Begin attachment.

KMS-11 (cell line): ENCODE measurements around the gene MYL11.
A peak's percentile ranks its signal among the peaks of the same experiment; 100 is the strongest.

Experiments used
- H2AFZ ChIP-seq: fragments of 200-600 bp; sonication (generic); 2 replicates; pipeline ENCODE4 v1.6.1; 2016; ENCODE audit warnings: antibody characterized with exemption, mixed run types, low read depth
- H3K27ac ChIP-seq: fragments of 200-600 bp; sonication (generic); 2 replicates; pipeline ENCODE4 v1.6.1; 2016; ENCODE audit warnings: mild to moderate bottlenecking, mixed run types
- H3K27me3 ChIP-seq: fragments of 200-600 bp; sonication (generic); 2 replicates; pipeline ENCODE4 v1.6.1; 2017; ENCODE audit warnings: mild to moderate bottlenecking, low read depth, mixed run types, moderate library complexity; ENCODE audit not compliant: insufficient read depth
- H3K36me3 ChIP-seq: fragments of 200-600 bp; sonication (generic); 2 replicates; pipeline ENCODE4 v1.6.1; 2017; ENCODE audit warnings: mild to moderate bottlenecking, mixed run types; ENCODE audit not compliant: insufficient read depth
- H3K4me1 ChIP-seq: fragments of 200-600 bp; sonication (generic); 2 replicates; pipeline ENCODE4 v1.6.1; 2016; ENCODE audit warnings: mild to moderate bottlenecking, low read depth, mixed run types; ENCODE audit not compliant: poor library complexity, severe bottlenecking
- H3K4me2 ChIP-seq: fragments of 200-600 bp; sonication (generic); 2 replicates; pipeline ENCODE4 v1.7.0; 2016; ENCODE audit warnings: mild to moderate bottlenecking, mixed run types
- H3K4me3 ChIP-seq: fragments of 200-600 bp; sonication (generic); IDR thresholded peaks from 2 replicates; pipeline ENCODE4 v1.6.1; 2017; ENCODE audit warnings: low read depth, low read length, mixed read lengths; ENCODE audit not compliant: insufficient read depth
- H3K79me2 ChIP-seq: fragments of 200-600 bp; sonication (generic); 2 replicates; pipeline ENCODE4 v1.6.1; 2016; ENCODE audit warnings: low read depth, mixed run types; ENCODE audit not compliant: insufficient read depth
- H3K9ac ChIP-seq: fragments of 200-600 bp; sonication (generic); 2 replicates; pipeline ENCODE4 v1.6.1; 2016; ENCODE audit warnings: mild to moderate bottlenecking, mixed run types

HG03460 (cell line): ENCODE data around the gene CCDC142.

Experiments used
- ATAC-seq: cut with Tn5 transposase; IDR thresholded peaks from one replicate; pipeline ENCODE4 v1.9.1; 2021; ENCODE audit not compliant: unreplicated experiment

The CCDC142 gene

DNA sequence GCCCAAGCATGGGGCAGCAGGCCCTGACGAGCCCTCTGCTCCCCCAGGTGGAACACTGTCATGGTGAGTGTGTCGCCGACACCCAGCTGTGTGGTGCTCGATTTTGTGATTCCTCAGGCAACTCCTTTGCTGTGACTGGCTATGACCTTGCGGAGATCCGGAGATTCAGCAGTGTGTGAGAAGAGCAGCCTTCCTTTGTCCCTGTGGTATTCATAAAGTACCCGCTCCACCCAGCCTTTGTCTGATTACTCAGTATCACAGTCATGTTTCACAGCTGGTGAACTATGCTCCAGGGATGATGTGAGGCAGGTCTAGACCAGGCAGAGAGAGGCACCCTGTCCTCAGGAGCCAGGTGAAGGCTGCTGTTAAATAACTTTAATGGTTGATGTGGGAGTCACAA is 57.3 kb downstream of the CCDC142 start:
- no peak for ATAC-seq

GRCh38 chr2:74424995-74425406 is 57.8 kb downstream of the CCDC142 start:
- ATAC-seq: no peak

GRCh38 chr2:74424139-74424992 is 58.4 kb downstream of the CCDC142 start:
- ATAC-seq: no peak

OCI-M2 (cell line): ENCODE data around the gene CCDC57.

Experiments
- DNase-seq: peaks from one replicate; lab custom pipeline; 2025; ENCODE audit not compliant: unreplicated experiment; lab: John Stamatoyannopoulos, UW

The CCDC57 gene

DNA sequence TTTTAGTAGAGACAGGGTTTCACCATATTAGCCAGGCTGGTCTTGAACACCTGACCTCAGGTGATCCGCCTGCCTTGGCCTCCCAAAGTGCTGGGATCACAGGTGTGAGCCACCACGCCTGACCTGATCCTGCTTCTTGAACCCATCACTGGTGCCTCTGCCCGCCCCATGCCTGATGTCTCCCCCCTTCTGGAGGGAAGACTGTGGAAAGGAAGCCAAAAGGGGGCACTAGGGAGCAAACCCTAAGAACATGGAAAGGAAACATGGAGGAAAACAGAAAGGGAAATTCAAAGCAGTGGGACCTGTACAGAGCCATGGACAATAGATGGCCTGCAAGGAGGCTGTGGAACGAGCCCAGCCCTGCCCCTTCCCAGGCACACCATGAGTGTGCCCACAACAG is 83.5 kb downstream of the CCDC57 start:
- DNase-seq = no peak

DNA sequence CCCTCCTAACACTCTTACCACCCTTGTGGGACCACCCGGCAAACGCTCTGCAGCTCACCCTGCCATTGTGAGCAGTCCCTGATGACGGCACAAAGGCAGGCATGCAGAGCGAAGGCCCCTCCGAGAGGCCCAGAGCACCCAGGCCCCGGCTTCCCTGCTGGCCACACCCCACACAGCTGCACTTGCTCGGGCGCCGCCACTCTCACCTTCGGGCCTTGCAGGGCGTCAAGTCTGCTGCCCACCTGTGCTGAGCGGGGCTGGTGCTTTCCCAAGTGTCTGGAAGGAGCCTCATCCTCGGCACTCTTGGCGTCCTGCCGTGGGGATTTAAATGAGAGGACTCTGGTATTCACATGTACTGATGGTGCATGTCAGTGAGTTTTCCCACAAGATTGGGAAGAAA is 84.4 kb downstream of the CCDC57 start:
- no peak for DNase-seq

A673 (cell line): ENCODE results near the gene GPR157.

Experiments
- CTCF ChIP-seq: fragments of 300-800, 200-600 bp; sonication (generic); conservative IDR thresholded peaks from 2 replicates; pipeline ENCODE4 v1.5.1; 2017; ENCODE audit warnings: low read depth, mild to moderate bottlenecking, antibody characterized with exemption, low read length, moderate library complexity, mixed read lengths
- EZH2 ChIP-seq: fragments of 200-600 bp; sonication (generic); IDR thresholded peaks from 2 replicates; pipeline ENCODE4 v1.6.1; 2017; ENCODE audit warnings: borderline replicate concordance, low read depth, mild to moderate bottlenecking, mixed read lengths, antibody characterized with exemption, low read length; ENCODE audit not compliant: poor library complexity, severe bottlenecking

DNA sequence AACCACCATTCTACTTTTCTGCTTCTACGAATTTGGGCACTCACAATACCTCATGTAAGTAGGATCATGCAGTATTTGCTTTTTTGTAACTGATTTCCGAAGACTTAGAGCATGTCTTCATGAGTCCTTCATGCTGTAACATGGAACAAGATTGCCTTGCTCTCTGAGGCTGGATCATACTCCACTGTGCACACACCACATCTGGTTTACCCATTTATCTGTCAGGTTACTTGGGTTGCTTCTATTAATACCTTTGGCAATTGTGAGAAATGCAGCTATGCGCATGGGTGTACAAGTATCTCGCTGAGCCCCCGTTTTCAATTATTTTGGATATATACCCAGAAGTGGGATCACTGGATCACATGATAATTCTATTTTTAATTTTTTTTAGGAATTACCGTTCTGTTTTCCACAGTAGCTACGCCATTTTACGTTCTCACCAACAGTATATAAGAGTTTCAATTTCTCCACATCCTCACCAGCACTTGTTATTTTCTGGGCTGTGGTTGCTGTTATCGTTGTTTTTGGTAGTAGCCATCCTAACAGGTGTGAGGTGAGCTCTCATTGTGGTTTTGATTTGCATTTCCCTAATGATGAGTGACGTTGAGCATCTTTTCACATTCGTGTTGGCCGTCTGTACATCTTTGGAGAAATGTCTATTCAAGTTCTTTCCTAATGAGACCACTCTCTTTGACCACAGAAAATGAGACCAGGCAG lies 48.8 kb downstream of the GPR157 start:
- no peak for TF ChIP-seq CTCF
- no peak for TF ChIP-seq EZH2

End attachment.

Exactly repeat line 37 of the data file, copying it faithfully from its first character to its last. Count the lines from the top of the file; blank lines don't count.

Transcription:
- no peak for TF ChIP-seq EZH2